The field service technician or installer is truly the ambassador of good will, representing the company in the far-flung regions of the community. Who else does the customer actually see, wearing the insignia of your company, outside of your brick and mortar store (if indeed you have one)? The customer may be completely happy with your products, but those kudos will go to the manufacturer or the designer, but customer satisfaction with your company will depend a lot on this point of contact with field services.
Adding Focus on Customer Satisfaction:
Companies heavily dependent on field services as touch points with customers have a special responsibility to themselves to look after the "softer" side of field service operations if they want to retain satisfied customers. The Aberdeen Group's report "Secrets to Optimize Field Service for Better Customer Experiences" found that the trend has been for the best performing companies to move attention away from operational metrics and more on customer satisfaction metrics in evaluating field service performance.
The standard practice has been to focus on the operational and cost-reduction side, reducing travel time, increasing worker productivity in terms of number of job completions. They have found that exclusive focus on operations may be misleading. These operational metrics such as time to completion and travel time may, indeed have an effect of customer satisfaction. If technicians can fix more appliances in a day, that may seem great because more customers have things fixed. The problem comes with the quality of the repair and the way the technician relates to the customers.
What if the piece of equipment fails again tomorrow because the technician didn't take the time to find the true cause of the original problem? What if the customer's schedule does not fit in well with the compressed schedule the company imposes on the technician in order to optimize travel time? All of these efficiency steps may not improve customer relations and retention, but could actually lead to negative experiences.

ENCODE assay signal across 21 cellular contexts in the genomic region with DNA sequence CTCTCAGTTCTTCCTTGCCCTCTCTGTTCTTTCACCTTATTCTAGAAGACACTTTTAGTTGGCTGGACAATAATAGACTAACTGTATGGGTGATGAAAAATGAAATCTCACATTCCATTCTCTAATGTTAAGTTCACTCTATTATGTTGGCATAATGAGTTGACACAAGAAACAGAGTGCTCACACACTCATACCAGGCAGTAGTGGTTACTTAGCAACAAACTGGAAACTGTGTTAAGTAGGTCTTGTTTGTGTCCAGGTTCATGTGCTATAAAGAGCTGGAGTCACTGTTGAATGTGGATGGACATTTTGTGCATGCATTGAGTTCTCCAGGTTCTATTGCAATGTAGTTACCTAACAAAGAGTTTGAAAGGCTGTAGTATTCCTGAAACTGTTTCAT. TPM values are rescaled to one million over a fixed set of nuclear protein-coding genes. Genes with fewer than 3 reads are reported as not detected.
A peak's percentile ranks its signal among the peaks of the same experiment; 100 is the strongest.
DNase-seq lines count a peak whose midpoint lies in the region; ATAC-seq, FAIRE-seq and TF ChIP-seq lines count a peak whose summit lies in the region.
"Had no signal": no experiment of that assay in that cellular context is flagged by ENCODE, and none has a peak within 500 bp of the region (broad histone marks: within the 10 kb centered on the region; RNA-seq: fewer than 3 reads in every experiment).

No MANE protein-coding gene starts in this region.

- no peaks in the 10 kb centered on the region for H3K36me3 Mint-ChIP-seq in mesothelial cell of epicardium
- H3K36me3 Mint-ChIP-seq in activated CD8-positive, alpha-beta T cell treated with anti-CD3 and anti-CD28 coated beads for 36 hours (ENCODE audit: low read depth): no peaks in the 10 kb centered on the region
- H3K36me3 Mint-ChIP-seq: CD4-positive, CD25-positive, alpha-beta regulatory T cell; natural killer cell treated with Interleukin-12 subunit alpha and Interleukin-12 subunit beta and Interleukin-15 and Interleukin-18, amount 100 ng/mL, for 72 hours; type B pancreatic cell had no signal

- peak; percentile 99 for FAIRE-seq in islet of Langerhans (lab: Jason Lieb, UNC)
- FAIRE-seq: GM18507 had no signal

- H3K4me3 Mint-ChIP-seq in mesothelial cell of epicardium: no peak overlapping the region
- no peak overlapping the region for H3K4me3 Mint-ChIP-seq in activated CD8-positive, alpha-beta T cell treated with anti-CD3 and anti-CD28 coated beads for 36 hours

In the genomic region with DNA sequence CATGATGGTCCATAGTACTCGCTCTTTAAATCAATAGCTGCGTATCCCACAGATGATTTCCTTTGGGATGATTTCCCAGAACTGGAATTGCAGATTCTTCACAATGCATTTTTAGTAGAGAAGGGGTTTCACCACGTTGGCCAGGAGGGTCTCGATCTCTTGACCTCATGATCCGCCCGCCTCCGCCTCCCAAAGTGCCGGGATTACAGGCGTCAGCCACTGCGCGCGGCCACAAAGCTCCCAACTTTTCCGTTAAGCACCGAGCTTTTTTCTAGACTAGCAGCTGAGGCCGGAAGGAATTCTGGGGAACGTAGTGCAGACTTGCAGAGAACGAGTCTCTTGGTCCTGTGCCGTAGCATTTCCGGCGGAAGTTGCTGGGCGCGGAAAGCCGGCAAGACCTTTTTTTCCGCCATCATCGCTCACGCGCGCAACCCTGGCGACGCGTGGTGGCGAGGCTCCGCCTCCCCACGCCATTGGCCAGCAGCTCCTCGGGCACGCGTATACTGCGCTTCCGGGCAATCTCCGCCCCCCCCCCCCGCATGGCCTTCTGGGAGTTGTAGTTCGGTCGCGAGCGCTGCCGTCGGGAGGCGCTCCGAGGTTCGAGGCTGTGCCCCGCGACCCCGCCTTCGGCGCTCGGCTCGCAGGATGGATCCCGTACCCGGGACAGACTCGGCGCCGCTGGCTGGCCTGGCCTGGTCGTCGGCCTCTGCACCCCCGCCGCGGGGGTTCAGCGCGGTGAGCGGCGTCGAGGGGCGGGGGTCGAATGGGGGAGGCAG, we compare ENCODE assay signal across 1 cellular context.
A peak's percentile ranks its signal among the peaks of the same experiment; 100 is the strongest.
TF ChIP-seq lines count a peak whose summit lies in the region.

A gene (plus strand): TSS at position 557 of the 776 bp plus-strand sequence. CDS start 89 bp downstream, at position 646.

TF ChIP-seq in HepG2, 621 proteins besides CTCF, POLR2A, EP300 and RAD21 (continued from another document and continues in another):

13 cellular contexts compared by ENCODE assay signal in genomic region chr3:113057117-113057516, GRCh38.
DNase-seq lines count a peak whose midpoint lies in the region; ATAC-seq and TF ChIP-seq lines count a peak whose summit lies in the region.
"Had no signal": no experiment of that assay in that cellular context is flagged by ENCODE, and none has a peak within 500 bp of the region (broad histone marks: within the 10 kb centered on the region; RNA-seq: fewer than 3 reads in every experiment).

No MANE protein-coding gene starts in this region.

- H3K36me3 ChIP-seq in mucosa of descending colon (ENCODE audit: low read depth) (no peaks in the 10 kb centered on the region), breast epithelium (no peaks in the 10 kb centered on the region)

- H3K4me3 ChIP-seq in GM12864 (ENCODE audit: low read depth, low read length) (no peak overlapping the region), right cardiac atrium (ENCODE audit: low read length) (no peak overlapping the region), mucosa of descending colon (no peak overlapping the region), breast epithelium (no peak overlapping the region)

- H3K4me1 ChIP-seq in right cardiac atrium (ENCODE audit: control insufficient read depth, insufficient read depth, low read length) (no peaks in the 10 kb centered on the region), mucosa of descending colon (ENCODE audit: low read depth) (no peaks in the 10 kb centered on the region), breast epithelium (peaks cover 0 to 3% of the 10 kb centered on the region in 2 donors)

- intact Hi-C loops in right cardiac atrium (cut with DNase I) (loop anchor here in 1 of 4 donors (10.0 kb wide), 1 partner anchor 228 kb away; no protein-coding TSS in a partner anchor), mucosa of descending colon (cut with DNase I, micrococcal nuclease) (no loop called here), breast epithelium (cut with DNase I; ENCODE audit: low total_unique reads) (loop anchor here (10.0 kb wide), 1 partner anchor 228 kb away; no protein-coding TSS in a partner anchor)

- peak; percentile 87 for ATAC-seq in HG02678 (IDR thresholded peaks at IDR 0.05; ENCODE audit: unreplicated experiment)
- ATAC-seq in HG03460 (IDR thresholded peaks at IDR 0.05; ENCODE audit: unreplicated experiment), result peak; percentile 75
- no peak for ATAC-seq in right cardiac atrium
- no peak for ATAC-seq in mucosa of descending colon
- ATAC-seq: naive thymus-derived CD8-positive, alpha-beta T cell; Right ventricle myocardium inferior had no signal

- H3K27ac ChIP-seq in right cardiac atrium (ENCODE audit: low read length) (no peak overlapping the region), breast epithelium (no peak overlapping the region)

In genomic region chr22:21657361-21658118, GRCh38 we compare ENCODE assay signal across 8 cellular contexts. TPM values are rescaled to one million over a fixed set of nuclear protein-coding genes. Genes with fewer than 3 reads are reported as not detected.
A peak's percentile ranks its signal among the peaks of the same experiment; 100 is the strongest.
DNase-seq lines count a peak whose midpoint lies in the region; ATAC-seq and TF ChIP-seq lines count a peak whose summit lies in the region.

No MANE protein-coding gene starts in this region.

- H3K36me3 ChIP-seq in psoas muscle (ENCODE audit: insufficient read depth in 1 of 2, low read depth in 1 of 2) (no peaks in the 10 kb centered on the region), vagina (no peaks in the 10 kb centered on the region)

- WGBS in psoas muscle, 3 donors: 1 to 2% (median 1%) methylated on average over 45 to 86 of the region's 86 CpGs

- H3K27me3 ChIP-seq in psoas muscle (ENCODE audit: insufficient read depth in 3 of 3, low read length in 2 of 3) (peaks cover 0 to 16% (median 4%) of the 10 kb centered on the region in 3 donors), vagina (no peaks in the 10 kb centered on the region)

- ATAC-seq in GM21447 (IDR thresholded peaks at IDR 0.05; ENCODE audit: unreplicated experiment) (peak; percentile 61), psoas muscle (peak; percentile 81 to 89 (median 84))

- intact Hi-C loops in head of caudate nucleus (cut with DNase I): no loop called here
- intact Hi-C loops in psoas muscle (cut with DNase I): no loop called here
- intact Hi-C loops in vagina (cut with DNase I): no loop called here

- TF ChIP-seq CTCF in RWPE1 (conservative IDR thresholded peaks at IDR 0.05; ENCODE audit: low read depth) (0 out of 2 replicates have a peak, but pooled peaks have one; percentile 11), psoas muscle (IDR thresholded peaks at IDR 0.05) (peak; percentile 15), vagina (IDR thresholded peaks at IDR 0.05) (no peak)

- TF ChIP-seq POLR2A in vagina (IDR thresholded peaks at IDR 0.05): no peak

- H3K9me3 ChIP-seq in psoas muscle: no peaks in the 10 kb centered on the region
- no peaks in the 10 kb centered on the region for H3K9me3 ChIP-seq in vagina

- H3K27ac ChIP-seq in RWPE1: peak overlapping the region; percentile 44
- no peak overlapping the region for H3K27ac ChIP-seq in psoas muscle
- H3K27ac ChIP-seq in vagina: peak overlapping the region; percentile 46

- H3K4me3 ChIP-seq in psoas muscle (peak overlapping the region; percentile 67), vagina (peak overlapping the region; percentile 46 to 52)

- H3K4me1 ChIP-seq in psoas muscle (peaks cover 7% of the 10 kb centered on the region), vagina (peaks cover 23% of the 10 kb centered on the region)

Adding Customer Satisfaction Metrics:
Customer satisfaction forms have been springing up as a new source of important metrics. One such form includes customer ratings of:
- Ability to arrive on-site as scheduled.
- Product knowledge and competence.
- Timeliness of resolution.
- Quality of resolution.
- Courtesy and professionalism.
- Professional appearance.
- Overall satisfaction.
An interesting format can be seen here in documents sent to customers after a service call.
Apps are available for collecting customer satisfaction metrics via smartphones. This kind of data collection enables field service managers to collect customer satisfaction metrics in close to real-time, once repairs are completed. Follow-up customer satisfaction data should be collected for an extended time after the service contact as well, to see if things change.
Customer data can lead to improvement in customer satisfaction and retention. This data is also valuable for personnel management. Supervision of field service personnel is one of the most difficult aspects of field service management. Off-site customer satisfaction ratings can provide a window into where individual service personnel may need extra attention.
The Complete Customer Journey:
Another point of view is that customer satisfaction is a core concern of field services, where these services represent the point of contact between the company and its customers. A company may receive millions of phone calls about a product and may be able to handle each one very well. But the customer may not see his or her relationship with the company as simply a single product call, but as an ongoing relationship, especially where the company is banking on contract renewals. Organizations able to skillfully manage the entire experience of the customer, extended over time, reap enormous benefits: enhanced customer satisfaction, reduced churn, increased revenue, and greater employee satisfaction.
Focus group studies have found that even if your company evaluates customer satisfaction every time a customer calls or makes contact, customers can be unhappy with their overall interaction and can be lured away by competitors. The deeper customer dissatisfaction might not be with individual contacts, but might slowly erode over multiple contacts and over time as small problems are not addressed. Often customer service focus on efficiency or on closing new sales leads them to ignore ongoing complaints, or not to handle customers' needs to change the relationship in ways that would please them.